The One Word You Need To Stop Saying If You're Trying To Get Stronger

Photo: Christine Hewitt

We all want strong physiques that will keep us healthy and mobile well into old age. But spend 10 minutes browsing fitness content online, and you’re bound to come across one word at least a dozen times: "tone." Popular it may be, but when it comes to exercise, this is the most widely misunderstood concept out there. Let me explain.

The idea of "toning" implies spot-fat reduction—targeting a single area of your body to burn fat. As convenient as that would be, it's just not how our bodies work. When we burn fat, we do so evenly throughout the entire body. A set of crunches will burn just as much fat from your midsection as it will from your arms, your hips, and everything else. This is why when I hear people say they "just want to tone my [insert body part]," I feel compelled to interject.

How "tone" became a buzzword.

The reason the concept of toning has become so popular is probably because it sounds like a quick, efficient way to reach your fitness goals. But have you ever seen someone with lean, muscular arms...and that's it? Probably not, because while burning the fat necessary to have arms like that, you’re also burning fat everywhere else in your body at an equal rate.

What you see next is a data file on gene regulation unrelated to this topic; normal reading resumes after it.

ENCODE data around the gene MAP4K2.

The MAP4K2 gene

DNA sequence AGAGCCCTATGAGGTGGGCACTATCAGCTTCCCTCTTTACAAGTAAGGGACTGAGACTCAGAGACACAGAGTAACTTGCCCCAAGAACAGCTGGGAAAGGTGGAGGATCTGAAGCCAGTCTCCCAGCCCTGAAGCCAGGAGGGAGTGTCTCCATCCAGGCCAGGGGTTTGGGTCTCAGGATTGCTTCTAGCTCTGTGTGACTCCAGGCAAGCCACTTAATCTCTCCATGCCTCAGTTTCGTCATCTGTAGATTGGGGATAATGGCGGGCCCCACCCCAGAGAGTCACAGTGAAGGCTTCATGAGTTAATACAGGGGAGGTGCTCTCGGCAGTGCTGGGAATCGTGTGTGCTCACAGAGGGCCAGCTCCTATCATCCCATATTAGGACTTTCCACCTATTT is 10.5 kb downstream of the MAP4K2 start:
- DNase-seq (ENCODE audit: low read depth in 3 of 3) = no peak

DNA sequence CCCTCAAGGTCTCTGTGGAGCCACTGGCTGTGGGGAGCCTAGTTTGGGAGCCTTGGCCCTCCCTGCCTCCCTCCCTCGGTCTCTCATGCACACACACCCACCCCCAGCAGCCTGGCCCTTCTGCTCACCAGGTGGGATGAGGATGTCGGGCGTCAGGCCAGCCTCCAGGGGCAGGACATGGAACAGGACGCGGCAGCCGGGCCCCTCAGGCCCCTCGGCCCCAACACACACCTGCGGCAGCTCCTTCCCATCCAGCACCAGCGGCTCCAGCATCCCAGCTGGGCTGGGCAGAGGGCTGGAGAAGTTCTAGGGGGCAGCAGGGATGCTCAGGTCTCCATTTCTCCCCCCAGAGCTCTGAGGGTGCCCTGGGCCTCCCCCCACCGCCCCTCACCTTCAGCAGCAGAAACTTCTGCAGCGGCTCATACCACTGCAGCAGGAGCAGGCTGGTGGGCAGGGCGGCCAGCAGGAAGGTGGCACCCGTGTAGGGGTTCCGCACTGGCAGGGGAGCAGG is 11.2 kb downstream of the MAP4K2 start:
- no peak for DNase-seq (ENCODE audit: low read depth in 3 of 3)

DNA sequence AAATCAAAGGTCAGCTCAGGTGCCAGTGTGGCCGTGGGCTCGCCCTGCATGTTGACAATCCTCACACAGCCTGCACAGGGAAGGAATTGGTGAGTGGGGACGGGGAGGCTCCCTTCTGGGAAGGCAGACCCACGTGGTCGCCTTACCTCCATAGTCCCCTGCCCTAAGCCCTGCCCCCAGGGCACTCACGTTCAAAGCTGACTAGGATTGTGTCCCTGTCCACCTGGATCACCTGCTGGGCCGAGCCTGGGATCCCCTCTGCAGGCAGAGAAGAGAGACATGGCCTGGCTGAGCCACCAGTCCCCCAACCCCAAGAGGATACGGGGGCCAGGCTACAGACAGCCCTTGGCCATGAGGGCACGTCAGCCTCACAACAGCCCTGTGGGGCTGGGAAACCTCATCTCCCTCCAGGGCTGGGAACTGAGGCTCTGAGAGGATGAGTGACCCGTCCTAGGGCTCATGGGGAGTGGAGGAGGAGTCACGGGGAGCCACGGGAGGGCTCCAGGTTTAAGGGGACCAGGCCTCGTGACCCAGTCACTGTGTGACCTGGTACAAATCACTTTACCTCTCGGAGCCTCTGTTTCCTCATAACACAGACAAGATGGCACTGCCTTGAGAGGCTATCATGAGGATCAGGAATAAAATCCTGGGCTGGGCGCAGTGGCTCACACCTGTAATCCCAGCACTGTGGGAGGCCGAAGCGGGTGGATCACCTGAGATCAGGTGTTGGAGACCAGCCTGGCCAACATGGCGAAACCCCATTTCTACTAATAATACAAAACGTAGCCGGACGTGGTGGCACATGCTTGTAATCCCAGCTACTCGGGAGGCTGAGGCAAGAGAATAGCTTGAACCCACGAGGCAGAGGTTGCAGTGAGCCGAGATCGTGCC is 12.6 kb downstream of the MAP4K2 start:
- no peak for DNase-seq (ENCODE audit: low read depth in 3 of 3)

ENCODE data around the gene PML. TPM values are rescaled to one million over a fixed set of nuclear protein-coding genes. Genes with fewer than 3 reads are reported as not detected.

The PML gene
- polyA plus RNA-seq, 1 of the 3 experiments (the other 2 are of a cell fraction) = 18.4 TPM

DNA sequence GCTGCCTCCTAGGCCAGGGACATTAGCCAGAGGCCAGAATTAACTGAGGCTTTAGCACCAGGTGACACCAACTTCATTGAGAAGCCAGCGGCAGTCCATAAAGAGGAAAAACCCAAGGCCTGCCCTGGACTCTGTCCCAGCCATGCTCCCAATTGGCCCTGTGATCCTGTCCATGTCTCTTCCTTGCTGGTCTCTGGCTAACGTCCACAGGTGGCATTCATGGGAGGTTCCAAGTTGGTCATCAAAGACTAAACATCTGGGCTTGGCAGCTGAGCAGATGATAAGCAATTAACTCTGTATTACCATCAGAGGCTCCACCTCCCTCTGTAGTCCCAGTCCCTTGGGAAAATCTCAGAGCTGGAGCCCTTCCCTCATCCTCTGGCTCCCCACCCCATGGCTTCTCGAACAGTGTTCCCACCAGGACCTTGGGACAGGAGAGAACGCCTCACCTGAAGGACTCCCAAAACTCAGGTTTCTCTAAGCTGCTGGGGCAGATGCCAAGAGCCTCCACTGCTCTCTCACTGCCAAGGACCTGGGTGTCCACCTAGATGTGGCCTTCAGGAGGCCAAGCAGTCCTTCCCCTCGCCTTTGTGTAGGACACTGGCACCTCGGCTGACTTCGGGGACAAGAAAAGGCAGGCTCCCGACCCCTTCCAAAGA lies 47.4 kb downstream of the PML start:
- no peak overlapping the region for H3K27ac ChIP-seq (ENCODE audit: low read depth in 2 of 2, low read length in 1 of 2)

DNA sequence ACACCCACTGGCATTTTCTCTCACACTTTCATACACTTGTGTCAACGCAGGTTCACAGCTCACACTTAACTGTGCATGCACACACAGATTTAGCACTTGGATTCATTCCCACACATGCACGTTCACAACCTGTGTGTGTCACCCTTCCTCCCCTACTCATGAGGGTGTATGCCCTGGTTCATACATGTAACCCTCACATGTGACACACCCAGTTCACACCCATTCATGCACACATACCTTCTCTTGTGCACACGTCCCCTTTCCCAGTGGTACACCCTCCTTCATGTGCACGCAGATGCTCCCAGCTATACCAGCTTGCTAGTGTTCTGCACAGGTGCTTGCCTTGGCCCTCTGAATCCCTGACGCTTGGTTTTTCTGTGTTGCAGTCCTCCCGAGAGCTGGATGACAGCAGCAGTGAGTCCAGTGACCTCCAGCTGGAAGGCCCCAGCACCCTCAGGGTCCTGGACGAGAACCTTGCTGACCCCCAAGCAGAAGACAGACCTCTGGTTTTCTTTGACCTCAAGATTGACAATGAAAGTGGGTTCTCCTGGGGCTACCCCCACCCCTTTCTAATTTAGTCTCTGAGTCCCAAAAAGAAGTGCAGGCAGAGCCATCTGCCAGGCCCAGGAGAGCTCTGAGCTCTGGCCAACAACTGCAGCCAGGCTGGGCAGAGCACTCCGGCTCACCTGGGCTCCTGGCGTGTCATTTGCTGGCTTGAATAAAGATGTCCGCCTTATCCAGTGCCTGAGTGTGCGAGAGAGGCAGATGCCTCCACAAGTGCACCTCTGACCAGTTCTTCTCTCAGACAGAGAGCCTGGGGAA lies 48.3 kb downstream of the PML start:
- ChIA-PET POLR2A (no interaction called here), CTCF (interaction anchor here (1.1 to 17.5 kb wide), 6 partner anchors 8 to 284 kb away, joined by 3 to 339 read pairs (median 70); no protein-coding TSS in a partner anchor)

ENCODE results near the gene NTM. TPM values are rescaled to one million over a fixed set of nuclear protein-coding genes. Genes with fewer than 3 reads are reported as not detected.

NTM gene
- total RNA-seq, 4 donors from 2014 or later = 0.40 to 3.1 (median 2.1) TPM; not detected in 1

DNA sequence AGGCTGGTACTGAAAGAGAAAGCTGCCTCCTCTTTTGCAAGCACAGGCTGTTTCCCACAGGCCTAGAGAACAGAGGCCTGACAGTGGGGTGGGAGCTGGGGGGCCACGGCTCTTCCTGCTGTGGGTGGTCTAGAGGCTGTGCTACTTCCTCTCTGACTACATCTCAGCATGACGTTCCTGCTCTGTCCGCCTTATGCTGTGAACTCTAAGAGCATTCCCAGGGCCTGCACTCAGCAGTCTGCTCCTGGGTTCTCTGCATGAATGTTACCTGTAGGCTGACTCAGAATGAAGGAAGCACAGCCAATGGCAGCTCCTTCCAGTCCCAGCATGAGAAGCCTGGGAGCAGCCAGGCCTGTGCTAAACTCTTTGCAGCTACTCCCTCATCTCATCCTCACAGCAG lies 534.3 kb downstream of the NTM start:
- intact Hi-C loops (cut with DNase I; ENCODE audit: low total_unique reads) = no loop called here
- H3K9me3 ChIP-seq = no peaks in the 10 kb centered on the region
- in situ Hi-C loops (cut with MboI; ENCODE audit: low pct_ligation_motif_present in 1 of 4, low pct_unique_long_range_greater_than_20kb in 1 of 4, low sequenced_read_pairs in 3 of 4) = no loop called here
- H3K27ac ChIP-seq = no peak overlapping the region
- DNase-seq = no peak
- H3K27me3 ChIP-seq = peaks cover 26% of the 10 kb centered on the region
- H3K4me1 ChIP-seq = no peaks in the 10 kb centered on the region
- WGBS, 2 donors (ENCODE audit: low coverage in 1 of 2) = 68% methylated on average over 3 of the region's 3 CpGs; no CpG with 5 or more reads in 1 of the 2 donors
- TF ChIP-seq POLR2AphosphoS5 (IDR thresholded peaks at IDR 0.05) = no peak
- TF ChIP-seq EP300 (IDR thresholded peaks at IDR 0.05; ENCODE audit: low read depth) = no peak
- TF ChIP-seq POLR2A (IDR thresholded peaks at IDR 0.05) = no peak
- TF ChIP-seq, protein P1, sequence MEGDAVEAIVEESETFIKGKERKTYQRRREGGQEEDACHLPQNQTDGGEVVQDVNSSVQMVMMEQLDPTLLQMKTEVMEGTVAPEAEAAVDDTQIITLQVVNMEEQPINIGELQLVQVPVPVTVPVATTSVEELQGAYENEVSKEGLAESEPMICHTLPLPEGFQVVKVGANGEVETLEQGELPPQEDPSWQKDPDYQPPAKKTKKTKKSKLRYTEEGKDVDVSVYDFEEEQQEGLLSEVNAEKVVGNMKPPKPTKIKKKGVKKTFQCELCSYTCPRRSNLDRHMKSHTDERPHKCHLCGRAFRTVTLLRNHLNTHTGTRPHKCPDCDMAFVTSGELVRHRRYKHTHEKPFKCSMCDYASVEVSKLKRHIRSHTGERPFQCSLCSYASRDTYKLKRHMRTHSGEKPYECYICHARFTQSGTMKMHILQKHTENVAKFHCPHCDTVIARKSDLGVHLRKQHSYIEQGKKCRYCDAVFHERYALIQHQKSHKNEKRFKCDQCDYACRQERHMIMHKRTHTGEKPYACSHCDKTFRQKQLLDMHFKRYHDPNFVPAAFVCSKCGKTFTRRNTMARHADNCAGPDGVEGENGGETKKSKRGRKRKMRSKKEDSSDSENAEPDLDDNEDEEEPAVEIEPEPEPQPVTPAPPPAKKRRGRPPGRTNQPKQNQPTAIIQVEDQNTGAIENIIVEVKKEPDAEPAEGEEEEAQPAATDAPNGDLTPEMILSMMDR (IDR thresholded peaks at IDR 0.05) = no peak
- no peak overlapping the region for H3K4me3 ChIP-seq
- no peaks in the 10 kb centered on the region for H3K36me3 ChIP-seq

The notion that higher reps lead to leaner muscle growth is a myth. Your muscles simply grow larger or shrink, they don't change shape. Dense, functional, and sustainable muscle can be built only through heavy resistance training. The best rep range for type-II muscle fibers (the kind you can see), is somewhere in the vicinity of 8 to 12 reps.

Think of them as miniature piles of building blocks, all of which are the same size and shape, piled on top of each other one by one. Now think of your adipose tissue (body fat) as water that is poured over these blocks. Your goal is to stack your building blocks high enough while draining the water low enough so that they peek out above the surface. In the end, your muscles are only revealed by reducing the amount of fat that covers them.

Looking at the big picture.

As with all things health-related, when it comes to being strong and lean, there isn't a quick fix. No amount of biceps curls will leave you with "toned" arms if you're neglecting the rest of your body. The best way to get a strong physique is to reduce the amount of fat on your muscles by burning more energy than you're taking in.

But before you hop on the treadmill for a quick 3-mile jog, remember that cardio is an inefficient means of minimizing your caloric intake. Your best bet? Eat a nutritious, healthy diet. Couple this with a workout regimen that focuses on resistance training, and you’re well on your way.

It’s a rather simple equation: Use weights to build muscle, and combine proper nutrition with the occasional cardio burst to create a caloric deficit and reveal said muscle. The result? A physique that’s strong, healthy, and, yes—toned.

Is the future of fitness looking lazy? Find out here.

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